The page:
Lemon Balm is an easy-to-grow herb with citrus lemon fragrance and a distinctive lemon minty flavour. The oval, toothed leaves look similar to mint and may be mistaken for it at first glance. Lemon Balm is easy to grow and spreads vigorously so some may want to grow the herb in containers. Use freshly chopped leaves for dips, sauces, salad dressing, vegetable dishes, poultry and fish dishes, and desserts. Fresh or dry leaves can be added to make cool, refreshing lemonade or a mild, citrus-tasting tea.
Lemon Balm can be grown with cole crops such as broccoli, cabbage, and cauliflower. The fragrance may aid in deterring insects that attack these crops. Lemon balm is pollinator-friendly and attracts honeybees so plant it close to crops or fruit trees to help with pollination. Deer resistant.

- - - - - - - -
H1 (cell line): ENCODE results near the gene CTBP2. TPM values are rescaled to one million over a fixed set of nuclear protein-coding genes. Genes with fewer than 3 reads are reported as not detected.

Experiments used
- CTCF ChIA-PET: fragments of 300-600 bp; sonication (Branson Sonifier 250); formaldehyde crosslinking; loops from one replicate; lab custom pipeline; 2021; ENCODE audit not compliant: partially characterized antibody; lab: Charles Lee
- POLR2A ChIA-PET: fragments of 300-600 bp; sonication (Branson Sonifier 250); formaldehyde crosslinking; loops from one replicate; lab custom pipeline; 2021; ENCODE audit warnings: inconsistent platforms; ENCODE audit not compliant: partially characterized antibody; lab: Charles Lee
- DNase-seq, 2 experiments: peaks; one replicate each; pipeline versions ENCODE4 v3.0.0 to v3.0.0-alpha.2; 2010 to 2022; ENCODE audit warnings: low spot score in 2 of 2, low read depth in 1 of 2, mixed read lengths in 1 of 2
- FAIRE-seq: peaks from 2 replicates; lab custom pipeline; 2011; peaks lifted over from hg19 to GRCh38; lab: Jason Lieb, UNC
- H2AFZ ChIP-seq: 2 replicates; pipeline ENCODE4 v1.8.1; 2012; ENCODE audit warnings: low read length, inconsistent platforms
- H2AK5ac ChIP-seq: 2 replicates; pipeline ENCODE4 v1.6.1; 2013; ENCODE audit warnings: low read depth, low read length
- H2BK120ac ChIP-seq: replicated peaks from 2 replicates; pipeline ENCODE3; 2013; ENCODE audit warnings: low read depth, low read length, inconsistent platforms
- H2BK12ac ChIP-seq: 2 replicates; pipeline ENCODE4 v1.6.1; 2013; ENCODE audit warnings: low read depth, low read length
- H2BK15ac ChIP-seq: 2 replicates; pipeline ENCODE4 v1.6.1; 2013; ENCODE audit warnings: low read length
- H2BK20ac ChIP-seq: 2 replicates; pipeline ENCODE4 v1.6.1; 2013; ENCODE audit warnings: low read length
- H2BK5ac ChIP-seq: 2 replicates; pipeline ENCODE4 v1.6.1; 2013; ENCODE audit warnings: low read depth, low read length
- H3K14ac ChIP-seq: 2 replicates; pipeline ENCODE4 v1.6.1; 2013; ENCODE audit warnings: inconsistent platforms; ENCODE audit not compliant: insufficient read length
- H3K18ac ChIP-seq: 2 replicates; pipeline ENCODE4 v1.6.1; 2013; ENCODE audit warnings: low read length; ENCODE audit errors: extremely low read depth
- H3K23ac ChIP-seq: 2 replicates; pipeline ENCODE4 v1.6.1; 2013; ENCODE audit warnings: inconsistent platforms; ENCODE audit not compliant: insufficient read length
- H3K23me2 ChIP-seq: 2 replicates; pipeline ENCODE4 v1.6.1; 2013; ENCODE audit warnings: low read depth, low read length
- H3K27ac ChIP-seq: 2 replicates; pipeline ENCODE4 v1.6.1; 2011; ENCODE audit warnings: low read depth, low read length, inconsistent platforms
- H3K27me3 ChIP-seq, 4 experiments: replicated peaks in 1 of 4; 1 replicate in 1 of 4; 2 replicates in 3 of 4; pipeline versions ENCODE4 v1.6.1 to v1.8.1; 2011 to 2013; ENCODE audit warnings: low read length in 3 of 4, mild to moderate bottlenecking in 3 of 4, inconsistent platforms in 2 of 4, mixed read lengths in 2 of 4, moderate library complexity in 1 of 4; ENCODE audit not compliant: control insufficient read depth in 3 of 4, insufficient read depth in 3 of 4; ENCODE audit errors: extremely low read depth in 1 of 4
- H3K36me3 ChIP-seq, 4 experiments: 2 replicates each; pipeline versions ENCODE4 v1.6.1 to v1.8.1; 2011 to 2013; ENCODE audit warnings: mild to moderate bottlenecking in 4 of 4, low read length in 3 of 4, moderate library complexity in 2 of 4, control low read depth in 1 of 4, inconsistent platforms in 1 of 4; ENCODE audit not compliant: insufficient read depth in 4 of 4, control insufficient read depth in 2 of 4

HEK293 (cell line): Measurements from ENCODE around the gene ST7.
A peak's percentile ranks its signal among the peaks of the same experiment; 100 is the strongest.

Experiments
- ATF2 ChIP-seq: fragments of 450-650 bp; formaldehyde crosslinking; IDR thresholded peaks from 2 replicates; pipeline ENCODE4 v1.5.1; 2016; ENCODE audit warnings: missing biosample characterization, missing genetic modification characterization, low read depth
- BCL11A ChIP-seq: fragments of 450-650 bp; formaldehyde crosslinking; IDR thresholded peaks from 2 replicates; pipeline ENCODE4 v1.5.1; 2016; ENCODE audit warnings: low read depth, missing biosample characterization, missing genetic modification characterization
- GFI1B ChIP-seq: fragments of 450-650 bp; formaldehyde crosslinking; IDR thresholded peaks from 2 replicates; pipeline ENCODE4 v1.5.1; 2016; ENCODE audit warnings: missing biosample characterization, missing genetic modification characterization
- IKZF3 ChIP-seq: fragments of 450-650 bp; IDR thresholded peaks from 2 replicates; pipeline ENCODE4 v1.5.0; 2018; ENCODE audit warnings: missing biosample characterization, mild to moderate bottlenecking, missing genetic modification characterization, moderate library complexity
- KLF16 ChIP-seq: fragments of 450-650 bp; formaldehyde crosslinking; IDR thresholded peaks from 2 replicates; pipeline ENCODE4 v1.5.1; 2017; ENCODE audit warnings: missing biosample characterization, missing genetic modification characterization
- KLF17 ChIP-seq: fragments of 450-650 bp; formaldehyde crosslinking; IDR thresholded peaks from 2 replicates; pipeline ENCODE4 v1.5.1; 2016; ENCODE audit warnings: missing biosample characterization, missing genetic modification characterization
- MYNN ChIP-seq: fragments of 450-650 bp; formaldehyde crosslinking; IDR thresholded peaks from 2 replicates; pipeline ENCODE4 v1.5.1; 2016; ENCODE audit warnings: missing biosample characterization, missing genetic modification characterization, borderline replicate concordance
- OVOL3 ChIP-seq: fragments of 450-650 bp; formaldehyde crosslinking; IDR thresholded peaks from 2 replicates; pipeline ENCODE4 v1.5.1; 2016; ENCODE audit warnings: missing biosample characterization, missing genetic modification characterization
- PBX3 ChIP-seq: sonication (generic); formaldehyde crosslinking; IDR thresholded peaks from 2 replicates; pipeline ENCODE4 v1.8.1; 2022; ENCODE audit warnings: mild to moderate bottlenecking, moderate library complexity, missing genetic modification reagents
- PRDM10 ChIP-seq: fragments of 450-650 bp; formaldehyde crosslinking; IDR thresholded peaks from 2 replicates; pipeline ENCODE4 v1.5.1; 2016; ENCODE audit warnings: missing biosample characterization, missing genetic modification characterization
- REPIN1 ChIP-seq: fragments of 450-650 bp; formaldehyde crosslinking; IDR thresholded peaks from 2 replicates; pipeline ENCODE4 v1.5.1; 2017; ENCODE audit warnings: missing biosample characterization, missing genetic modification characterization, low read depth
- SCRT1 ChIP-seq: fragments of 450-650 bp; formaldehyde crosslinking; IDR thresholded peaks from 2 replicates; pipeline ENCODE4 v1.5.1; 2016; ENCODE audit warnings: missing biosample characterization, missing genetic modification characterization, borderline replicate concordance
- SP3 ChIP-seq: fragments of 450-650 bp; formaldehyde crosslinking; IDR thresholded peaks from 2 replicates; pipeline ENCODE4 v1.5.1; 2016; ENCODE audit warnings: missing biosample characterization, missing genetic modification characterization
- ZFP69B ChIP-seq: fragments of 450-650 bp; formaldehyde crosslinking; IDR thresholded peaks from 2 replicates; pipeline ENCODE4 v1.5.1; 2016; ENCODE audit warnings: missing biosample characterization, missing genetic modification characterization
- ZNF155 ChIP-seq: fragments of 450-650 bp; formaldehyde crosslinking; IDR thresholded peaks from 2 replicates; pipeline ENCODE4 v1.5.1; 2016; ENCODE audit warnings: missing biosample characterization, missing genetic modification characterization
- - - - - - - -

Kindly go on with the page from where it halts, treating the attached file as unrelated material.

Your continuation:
Lemon balm grows best in cool weather. If winter temperatures fall below 0°F or -18°C it is best to mulch as the plant will die back and then regrow from the roots in spring.
|Harvesting||Snip leaves and sprigs for use as needed during the spring - late fall growing season. The leaves bruise quite easily so handle with care. The lower, older leaves will have the most robust aroma. It is best to harvest leaves for drying before the plant flowers. The plant can be cut back midseason as it will regrow new leaves in approximately 3 to 4 weeks.|
|Maturity||70 - 95 days|
|Height||18 - 24 inches (46 - 61 cm)|
|Spacing||18 - 24 inches (46 - 61 cm)|
|Light||Sun to part-shade|
|Soil||Rich, fertile, and well-draining.|
|pH Range||6.0 to 7.5|
|Watering||Keep soil evenly moist.|
|Fertilizing||Balanced at time of planting.|
|Nutrients Required||Nitrogen = low, Phosphorus = low, Potassium = low|
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